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My life before South Baltimore Learning Center (SBLC) was a very bleak one. I had my first child at 16 and had to drop out of school because I had a baby. By age 22, I had three more children. With no knowledge of how I would ever be anything other than a parent, I was left with the responsibility of providing for my children alone, while sacrificing my education.

While working as a cook years later, I was offered a promotion to be a lead cook. It was a salaried position and I accepted the offer. I needed to complete the employment verification forms for HR, which stated that the position required having a high school diploma. I informed my manager that I had no diploma. He said he would speak with HR on my behalf. HR informed him that it is the company’s policy that all employees must have their diploma and I was no longer eligible for the position that I so loved and was great at doing. I was fired from the company.

Not having my high school diploma began to haunt me. That was the only obstacle standing between me and succeeding. My education became my quest, I also knew I had to work but I never gave up on my quest. So I began my journey to get my diploma at age 40.

Soon after, I sat down with my children and finally told them my story. I was ashamed to tell them that I never completed high school. They were surprised to and actually thought I was the smartest mom alive. One day when I looked up, all of my children were grown and on their own. Thank God I can proudly say they all graduated from high school.

Now it was my turn. After asking friends, researching the Internet and lots of praying, I chose the SBLC because the schedule allowed me to maintain my full-time job as I worked towards earning my diploma. SBLC offered me the opportunity to enroll in the National External Diploma Program (NEDP). So I enrolled in September 2006.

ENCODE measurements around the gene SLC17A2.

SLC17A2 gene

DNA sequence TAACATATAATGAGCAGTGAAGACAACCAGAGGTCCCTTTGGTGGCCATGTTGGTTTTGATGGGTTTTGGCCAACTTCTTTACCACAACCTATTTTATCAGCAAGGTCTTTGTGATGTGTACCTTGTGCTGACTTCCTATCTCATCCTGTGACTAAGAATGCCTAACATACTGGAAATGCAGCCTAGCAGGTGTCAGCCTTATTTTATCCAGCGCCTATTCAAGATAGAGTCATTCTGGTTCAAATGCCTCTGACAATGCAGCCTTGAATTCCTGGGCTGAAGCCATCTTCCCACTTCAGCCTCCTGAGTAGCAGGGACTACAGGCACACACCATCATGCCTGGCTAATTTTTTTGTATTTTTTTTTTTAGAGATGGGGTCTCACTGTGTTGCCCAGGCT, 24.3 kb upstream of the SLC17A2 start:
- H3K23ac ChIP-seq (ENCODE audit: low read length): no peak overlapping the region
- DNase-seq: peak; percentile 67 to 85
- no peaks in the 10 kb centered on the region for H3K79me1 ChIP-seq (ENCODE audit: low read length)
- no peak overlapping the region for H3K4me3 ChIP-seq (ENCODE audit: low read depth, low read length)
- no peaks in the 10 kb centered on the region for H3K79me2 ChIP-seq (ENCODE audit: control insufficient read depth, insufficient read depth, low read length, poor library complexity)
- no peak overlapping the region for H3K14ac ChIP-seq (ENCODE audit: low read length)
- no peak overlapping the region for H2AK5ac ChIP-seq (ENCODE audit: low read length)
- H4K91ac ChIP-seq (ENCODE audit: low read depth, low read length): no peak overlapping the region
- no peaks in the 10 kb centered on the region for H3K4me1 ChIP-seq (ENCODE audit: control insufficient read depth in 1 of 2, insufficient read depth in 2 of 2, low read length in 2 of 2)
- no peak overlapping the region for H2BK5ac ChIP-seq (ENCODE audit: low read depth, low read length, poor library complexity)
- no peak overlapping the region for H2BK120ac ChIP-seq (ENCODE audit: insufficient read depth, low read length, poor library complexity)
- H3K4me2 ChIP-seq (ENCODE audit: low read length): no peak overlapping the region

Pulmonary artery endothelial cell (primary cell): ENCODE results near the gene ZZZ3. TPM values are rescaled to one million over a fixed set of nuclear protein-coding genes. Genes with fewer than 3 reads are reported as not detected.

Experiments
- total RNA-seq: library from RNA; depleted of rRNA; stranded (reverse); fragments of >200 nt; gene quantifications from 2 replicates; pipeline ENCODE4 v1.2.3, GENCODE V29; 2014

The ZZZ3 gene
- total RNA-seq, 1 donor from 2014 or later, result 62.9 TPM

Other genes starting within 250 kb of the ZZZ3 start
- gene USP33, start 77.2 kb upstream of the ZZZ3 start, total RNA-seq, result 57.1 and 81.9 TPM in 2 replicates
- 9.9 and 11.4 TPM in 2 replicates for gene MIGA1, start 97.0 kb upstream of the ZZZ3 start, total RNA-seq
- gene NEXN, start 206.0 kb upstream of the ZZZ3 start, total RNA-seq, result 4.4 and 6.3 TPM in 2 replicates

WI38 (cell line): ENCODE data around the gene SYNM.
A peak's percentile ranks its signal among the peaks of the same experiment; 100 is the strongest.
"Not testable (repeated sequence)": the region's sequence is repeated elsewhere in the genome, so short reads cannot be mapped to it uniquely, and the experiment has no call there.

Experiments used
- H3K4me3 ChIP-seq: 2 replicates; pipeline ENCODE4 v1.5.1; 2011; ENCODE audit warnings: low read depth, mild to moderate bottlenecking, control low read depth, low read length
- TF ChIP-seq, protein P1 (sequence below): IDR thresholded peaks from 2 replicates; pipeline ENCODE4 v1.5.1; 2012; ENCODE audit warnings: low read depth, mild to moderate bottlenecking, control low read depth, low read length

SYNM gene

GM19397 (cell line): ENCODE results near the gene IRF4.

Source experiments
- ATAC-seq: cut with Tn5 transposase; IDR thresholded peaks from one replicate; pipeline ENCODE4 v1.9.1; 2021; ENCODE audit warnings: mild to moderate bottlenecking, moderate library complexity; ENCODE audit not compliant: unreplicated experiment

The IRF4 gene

When I tested for the program, my scores were not up to par. My advisor, Mr. David Glassman, referred me to tutoring to bring my scores up in order to meet the qualifications of the NEDP. I took advantage of the Center’s drop in tutoring labs, stayed up late, went to work early to get off early, and made excuses to get off of work to study or finish assignments.

Talk about defying odds, “Wow!” I was doing just that. SBLC has a lot to offer, not only a high school diploma, but also hope to the hopeless. I don’t know where I would be without SBLC, which is exactly what the adult learner needs. We all come from different circumstances, backgrounds and communities, but we have one thing in common which is the need to succeed and to be productive citizens with better opportunities for the adult learners like myself.

Thanks to SBLC’s continued support, as well as their many efforts to better the life of the adult learner. I graduated in 2007. I now have a great job: I actually work for SBLC as an executive administrative assistant!

I feel that I’m on the right track and have a very bright future. My dream is to open a shelter to help young mothers with housing and education because I’ve been in their shoes. SBLC improved my life and I want to help others improve their lives.

Article seen in Focus On Women Magazine February/March 2016 Issue